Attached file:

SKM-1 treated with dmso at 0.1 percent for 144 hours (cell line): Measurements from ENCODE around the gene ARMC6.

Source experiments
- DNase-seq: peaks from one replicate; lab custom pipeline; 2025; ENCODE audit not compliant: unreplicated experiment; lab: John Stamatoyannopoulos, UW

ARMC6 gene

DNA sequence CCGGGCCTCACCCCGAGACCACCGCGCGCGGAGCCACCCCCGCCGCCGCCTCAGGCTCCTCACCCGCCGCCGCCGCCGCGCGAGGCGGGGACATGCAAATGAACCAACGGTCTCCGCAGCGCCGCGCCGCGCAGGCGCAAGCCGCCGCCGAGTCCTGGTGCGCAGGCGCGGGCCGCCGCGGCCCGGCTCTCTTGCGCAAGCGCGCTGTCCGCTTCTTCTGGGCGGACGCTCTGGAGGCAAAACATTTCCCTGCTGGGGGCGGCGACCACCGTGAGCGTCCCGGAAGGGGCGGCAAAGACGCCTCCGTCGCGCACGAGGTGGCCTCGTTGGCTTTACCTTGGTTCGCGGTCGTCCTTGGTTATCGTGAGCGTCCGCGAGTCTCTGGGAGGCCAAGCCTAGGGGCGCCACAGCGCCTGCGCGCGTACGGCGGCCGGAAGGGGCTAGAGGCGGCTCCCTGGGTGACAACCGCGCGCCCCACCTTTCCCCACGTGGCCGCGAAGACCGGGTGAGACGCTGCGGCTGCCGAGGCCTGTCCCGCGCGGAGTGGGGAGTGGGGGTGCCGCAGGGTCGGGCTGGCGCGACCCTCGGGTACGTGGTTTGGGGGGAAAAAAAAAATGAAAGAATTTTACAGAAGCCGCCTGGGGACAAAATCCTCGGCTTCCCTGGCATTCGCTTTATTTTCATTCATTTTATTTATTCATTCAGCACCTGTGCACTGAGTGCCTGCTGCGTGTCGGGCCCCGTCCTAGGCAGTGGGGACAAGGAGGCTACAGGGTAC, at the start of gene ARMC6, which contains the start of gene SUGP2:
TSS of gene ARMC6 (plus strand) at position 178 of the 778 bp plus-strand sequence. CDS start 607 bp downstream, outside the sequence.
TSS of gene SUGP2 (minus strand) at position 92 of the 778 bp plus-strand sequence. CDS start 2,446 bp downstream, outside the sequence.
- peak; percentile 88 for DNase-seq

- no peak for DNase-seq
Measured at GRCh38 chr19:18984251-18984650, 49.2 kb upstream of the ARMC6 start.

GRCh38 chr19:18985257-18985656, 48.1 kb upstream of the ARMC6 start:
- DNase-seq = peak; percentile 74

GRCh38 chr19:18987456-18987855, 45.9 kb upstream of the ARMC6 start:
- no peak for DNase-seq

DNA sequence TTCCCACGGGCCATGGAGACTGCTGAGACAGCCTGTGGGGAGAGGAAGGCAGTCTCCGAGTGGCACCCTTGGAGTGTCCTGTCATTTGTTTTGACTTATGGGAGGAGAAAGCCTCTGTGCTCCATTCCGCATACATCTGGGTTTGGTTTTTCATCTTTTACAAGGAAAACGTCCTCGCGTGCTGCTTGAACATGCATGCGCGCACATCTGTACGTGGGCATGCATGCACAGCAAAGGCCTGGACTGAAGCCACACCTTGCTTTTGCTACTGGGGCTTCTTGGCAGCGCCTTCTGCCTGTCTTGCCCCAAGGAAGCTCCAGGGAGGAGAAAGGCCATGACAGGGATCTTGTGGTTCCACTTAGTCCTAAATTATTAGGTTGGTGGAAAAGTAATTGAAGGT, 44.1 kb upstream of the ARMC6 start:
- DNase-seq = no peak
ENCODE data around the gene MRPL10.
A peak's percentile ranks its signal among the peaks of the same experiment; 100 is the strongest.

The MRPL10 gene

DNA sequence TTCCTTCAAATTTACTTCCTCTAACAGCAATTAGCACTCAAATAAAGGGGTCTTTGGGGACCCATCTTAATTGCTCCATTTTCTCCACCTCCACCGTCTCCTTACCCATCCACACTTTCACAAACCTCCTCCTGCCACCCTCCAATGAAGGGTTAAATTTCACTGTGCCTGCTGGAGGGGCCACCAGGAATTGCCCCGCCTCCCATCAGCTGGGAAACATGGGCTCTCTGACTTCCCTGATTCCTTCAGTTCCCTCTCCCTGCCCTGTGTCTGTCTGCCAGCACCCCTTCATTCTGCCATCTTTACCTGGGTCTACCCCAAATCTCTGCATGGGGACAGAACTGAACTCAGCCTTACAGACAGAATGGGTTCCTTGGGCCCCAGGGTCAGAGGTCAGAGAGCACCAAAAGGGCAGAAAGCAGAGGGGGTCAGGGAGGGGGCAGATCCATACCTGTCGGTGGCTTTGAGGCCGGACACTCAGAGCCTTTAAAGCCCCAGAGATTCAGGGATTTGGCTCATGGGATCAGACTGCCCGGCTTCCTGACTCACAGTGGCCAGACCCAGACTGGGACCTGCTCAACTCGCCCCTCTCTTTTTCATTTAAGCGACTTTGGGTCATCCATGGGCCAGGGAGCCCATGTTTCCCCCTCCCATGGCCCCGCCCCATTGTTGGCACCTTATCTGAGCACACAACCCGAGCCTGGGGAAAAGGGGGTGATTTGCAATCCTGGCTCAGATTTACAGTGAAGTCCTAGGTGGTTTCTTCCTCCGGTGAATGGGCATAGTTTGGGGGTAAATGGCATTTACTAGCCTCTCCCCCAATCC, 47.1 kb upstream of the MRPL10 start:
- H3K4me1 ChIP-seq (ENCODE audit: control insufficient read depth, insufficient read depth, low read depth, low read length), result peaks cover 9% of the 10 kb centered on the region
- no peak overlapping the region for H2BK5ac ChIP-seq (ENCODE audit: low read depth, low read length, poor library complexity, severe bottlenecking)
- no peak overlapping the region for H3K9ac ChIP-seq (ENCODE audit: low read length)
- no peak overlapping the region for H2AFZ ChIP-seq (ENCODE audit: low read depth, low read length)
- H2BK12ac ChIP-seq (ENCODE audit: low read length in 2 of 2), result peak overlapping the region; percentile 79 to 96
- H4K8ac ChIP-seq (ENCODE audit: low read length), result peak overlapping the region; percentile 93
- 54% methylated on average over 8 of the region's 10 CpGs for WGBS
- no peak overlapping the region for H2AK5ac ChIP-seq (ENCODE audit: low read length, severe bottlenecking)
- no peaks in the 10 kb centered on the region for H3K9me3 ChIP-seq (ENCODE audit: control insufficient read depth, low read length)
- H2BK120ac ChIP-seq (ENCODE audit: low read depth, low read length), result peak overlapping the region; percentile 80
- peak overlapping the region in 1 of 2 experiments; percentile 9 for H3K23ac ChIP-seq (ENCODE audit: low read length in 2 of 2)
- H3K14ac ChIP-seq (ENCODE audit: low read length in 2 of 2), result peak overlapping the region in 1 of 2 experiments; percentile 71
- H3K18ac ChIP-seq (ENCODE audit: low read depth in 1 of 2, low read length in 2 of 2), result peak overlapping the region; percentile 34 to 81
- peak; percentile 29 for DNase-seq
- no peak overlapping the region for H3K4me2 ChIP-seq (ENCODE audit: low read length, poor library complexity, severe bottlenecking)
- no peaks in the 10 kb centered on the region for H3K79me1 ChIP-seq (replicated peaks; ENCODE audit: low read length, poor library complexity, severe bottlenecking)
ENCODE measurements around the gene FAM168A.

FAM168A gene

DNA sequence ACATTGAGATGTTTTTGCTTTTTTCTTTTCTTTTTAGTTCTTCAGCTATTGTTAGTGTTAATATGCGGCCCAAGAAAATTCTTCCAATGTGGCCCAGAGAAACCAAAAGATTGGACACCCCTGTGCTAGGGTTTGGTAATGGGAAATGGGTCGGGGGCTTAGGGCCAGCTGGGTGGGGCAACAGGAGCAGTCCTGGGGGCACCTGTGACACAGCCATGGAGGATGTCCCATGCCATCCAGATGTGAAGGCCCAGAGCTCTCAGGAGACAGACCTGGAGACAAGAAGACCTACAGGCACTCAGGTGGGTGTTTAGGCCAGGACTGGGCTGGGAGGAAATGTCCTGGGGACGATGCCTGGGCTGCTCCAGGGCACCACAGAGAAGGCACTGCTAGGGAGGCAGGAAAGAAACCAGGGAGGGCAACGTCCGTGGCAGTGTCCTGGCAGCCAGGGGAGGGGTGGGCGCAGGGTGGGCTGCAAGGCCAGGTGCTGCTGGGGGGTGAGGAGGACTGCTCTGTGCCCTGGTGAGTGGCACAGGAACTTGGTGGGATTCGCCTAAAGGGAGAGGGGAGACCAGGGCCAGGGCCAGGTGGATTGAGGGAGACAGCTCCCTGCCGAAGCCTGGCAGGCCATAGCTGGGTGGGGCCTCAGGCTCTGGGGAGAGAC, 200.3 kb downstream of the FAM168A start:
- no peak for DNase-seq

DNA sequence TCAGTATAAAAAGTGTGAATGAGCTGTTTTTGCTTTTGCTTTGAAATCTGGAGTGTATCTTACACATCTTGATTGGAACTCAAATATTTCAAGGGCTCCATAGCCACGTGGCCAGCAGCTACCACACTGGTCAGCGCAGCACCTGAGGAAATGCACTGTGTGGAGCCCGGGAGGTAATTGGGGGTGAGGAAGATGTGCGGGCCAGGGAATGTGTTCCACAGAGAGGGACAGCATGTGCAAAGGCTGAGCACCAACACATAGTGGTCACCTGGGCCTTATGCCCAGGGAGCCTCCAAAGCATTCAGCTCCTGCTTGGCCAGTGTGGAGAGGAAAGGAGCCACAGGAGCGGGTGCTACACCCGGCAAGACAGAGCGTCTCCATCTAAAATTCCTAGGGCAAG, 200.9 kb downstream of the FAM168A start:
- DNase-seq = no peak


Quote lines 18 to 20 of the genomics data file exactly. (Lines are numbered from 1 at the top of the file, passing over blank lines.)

A peak's percentile ranks its signal among the peaks of the same experiment; 100 is the strongest.

The MRPL10 gene

DNA sequence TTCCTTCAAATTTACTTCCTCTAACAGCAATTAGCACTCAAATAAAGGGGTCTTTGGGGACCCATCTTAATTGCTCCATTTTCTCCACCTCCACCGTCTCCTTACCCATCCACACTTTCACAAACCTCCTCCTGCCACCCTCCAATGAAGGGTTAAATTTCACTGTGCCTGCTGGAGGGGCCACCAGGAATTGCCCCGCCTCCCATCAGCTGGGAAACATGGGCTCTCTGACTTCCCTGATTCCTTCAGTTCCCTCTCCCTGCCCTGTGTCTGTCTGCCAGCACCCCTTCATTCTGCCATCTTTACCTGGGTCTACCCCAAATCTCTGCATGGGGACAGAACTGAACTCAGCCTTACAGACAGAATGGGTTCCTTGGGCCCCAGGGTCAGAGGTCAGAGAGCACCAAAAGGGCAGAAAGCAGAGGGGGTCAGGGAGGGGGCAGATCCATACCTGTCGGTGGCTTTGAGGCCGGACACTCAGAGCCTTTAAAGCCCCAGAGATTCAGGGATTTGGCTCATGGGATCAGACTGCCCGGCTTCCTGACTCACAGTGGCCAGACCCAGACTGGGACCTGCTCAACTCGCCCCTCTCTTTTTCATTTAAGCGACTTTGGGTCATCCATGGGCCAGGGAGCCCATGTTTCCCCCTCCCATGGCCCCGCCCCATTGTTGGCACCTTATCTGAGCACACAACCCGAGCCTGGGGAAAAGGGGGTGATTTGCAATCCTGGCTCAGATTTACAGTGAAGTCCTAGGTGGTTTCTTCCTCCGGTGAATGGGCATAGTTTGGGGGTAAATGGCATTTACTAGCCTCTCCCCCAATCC, 47.1 kb upstream of the MRPL10 start: